MARVEL’S superheroes are set to join the battle over a controversial American bill banning abortion.
The stars from the movies are among a powerful Tinseltown lobby saying they will not film in Georgia — America’s top movie-making location — over the state’s stance.
Its film industry is worth £7.5billion a year, with the producers of movies including box-office smashes Black Panther, The Hunger Games and Avengers: Infinity War lured there by tax breaks.
The actors and major production companies are threatening to boycott the state amid anger over a law to ban abortion from when a fetal heartbeat is detected. This could be from five to six weeks and before a woman knows she is pregnant.
Disney chief Bob Iger said: “Many people who work for us will not want to work there and we will have to heed their wishes. We are watching it very carefully.”
More than 100 Hollywood big-hitters have signed a letter declaring they will not work in Georgia unless the state performs a U-turn.
Captain Marvel star Brie Larson, Avengers’ Don Cheadle, Amy Schumer, Alec Baldwin, Emma Roberts and Ben Stiller have all signed, as has Natalie Portman and Sean Penn.
Oscar-nominated Jessica Chastain said: “I’m not going to work in a state that discriminates… I’m not going to work in any state that denies rights for women.”
Game Of Thrones’ Sophie Turner said: “I have yet to tell my agents I signed it.”
Much of the fantasy series was filmed in Northern Ireland, where abortion laws are also very restrictive. Sophie admitted: “Luckily, we’re moving on.” Georgia joined Alabama, Missouri, Kentucky, Mississippi, North Dakota, Ohio and Louisiana in passing so-called “heartbeat bills”.
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It could become law next January, and challenges a 1973 Supreme Court ruling which effectively legalised abortion in the US.
Charmed star and #MeToo activist Alyssa Milano has led calls for a boycott, saying: “I will do everything in my power to get as many productions as possible to move out of this state, which continues to put forth oppressive, hurtful policy that contradicts everything the entertainment industry stands for.”
We have many women working on productions in Georgia whose rights, along with millions of others’, will be severely restricted by this law
Jason Bateman — star of Netflix series Ozark and HBO’s The Outsider, which is filmed in Georgia — added: “If the heartbeat bill makes it through the court system, I will not work in Georgia or any other state that is so disgracefully at odds with women’s rights.”
So far, five production companies have said they will no longer work in Georgia and Netflix has vowed to team up with the American Civil Liberties Union to battle the bill.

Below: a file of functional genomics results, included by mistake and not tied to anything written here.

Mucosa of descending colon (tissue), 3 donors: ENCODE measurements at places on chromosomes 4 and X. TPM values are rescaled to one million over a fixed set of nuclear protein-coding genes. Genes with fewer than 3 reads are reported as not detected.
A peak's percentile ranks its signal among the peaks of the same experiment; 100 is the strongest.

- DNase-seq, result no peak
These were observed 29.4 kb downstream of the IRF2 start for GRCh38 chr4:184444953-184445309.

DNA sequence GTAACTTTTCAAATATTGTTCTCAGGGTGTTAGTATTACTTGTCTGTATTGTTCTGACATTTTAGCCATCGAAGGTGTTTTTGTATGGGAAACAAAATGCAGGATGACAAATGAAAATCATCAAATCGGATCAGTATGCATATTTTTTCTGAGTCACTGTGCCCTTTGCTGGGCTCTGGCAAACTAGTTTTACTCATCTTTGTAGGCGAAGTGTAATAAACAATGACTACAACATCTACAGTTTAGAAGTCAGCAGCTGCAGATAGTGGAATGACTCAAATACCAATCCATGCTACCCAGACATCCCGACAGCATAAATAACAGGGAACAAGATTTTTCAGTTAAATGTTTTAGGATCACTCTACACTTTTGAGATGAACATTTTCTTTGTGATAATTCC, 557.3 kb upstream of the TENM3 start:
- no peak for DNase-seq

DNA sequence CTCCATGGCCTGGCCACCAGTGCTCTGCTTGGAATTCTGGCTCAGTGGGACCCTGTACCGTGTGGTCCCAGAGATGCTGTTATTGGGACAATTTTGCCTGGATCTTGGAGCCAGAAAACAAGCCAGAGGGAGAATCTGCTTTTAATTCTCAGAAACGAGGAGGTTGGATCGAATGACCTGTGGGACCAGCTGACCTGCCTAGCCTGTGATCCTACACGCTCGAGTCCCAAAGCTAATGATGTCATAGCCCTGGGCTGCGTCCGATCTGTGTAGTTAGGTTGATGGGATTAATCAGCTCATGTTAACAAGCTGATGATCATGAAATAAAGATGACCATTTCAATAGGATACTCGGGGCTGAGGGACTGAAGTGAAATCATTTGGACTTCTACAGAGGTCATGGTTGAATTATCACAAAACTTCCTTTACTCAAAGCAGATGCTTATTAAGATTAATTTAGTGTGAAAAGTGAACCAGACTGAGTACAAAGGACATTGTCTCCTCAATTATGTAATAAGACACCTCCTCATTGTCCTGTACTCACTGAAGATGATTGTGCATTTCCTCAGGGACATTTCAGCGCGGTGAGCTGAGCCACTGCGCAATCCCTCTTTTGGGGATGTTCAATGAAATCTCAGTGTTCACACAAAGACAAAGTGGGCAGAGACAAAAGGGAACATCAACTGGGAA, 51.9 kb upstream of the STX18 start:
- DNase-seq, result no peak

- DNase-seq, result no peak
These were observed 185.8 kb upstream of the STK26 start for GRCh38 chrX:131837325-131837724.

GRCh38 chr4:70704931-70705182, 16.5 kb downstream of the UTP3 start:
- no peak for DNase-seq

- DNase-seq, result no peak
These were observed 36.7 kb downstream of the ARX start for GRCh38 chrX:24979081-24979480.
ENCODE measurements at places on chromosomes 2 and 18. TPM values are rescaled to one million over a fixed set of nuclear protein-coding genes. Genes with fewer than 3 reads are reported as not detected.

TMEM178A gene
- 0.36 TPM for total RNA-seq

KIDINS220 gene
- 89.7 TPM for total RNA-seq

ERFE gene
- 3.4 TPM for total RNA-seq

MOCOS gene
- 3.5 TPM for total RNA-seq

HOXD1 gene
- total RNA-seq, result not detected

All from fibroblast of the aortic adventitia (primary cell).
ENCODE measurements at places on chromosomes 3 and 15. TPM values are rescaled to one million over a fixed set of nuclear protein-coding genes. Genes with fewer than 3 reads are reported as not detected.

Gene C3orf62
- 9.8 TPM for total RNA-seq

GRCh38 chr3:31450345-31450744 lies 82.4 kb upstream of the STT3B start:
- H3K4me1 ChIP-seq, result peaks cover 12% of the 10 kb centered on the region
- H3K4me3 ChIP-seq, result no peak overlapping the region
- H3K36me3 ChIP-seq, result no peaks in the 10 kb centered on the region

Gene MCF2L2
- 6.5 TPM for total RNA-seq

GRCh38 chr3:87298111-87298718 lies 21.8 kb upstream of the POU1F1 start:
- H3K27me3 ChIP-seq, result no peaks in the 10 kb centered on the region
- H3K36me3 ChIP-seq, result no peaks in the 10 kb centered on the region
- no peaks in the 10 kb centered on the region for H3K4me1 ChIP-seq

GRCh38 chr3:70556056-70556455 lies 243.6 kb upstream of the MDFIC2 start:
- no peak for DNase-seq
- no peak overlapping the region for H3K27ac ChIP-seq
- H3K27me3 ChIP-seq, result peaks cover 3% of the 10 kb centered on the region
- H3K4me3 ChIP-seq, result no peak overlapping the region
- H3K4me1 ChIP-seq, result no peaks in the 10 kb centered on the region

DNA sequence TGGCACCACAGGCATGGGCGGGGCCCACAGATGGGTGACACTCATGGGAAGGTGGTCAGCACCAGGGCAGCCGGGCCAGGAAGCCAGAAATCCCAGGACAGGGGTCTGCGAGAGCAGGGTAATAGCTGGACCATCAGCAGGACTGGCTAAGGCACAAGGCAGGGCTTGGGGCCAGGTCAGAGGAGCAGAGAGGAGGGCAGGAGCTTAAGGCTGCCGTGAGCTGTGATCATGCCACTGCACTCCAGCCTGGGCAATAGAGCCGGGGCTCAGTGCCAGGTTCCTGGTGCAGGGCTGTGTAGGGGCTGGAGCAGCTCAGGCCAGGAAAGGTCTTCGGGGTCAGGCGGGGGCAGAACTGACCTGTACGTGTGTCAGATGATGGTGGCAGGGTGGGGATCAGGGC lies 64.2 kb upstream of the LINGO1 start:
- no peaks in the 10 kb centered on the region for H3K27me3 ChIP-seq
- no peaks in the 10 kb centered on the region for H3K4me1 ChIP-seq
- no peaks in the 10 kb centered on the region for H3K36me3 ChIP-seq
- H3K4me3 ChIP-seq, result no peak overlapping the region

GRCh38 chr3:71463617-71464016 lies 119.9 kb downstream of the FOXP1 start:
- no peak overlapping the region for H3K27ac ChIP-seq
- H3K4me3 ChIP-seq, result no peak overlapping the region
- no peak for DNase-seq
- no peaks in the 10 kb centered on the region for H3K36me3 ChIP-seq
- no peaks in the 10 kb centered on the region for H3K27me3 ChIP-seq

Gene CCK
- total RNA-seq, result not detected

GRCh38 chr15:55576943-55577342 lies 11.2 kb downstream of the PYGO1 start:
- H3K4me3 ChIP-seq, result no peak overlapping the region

Netflix executive Ted Sarandos suggested the streaming giant could abandon filming in the state if its legal challenge fails. He said: “We have many women working on productions in Georgia whose rights, along with millions of others’, will be severely restricted by this law.”
It puts ongoing productions in the state in a tough spot. HBO’s upcoming Lovecraft Country WILL shoot in Georgia but is donating money to two charities fighting the law.
By 2016, Georgia had overtaken California as America’s top movie-making destination
There are rumours The Handmaid’s Tale director Reed Morano has halted plans to shoot a drama in the city of Savannah. A film co-written by Kristen Wiig has axed Georgia from its plans, as has an unnamed Netflix movie and at least three other TV shows.
Georgia’s Republican governor, Brian Kemp, mocked the boycott, calling the likes of Natalie Portman and Sean Penn “C-list celebrities”.
He said: “I understand some folks don’t like this new law. I’m fine with that. We’re elected to do what’s right. Standing up for precious life is always the right thing to do.”
The state’s rise as a production powerhouse stems from major tax incentives put in place in 2008 as Georgia battled recession.
A huge infrastructure has since developed. The city of Senoia was revitalised by hit AMC series The Walking Dead filming there.
By 2016, Georgia had overtaken California as America’s top movie-making destination and the film industry employs 92,000 people in the state.
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The effects of the boycott are already being felt as producers hunt for alternative locations.
“I’m lost,” says Tom Jordan, a cameraman who moved to Georgia in 2012 to follow the work. “We used to film in the summertime like crazy. Now there’s this void.
“It feels like with this abortion law, they’re going to wait and see what happens.”
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